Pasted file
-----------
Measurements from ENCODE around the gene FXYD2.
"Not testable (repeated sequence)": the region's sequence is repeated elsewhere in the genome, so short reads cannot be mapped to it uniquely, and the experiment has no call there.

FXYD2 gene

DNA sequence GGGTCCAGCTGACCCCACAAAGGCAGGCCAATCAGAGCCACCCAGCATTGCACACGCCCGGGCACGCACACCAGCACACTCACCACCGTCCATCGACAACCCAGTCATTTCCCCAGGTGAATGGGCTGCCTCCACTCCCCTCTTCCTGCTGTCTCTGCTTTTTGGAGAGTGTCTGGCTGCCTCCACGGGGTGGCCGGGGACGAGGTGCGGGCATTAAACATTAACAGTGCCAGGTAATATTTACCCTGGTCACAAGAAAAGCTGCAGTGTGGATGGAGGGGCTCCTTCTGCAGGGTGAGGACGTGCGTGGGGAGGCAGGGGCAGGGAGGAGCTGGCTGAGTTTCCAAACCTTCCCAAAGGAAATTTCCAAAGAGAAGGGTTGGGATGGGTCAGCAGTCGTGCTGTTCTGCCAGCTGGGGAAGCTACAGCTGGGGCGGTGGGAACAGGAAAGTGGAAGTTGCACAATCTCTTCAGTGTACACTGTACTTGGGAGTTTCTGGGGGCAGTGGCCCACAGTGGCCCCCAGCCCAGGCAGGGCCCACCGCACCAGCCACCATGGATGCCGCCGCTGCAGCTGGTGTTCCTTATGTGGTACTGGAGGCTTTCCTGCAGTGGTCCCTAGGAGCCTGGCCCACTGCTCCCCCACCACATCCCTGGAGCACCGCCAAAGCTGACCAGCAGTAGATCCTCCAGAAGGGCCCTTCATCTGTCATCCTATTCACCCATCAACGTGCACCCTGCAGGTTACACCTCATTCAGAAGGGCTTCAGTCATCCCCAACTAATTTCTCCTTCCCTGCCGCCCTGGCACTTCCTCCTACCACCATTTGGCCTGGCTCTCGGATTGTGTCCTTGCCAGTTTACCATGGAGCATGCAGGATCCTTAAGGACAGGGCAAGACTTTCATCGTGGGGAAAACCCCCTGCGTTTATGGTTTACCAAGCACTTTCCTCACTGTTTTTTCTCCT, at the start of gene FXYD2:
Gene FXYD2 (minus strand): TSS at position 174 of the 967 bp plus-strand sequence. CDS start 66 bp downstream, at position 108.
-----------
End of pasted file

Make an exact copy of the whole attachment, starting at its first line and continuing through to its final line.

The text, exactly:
Measurements from ENCODE around the gene FXYD2.
"Not testable (repeated sequence)": the region's sequence is repeated elsewhere in the genome, so short reads cannot be mapped to it uniquely, and the experiment has no call there.

FXYD2 gene

DNA sequence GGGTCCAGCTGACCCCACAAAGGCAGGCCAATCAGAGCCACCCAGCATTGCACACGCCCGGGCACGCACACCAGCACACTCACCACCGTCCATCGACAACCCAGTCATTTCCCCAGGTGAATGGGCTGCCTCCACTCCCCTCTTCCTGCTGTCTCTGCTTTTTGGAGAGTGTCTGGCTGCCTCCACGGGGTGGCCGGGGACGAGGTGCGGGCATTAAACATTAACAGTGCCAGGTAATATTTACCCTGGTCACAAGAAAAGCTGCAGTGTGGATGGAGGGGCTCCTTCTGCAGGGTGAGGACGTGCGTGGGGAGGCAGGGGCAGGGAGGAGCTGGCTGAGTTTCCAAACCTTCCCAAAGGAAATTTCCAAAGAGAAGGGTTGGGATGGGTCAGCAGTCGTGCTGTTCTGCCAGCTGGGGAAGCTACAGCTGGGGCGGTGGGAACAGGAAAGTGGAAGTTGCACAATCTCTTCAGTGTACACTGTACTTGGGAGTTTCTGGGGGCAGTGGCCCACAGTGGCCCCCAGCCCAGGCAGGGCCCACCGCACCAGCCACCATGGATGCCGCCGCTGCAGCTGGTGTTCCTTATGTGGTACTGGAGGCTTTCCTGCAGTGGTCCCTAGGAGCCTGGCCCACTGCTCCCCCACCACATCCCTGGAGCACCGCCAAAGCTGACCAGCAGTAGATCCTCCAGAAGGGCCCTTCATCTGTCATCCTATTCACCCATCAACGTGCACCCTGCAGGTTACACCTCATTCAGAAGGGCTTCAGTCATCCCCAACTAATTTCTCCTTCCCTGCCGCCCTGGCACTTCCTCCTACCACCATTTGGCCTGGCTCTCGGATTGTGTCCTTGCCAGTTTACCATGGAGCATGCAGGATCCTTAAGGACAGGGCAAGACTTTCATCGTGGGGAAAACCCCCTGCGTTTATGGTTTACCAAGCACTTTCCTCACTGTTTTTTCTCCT, at the start of gene FXYD2:
Gene FXYD2 (minus strand): TSS at position 174 of the 967 bp plus-strand sequence. CDS start 66 bp downstream, at position 108.